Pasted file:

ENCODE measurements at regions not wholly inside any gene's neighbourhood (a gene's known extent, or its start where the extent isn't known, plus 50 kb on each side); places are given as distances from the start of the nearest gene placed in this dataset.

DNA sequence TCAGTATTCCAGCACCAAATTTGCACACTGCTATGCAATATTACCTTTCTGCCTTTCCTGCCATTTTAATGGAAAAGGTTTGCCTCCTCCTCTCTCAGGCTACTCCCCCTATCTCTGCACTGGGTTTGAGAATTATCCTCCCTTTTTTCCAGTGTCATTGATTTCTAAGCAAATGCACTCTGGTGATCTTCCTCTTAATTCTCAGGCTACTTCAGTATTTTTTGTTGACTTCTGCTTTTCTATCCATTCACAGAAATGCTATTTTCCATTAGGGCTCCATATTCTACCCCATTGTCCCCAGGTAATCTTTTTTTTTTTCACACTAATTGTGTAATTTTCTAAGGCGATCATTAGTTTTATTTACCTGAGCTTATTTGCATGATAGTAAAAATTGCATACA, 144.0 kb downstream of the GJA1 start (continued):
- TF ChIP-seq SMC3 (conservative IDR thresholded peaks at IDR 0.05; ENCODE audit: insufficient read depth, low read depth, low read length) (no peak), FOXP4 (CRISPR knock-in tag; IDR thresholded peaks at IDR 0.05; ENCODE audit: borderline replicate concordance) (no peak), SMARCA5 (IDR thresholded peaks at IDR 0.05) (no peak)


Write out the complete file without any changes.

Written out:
ENCODE measurements at regions not wholly inside any gene's neighbourhood (a gene's known extent, or its start where the extent isn't known, plus 50 kb on each side); places are given as distances from the start of the nearest gene placed in this dataset.

DNA sequence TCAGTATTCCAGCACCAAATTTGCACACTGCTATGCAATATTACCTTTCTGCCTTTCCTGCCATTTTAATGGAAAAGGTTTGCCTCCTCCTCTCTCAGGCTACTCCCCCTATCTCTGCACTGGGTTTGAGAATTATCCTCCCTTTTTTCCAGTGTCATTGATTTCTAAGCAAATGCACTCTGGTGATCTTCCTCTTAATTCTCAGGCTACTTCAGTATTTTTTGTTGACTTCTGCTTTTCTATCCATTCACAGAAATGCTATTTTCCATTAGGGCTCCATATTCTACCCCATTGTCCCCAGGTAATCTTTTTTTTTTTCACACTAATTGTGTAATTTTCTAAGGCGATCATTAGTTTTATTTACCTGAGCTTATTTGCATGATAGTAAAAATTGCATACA, 144.0 kb downstream of the GJA1 start (continued):
- TF ChIP-seq SMC3 (conservative IDR thresholded peaks at IDR 0.05; ENCODE audit: insufficient read depth, low read depth, low read length) (no peak), FOXP4 (CRISPR knock-in tag; IDR thresholded peaks at IDR 0.05; ENCODE audit: borderline replicate concordance) (no peak), SMARCA5 (IDR thresholded peaks at IDR 0.05) (no peak)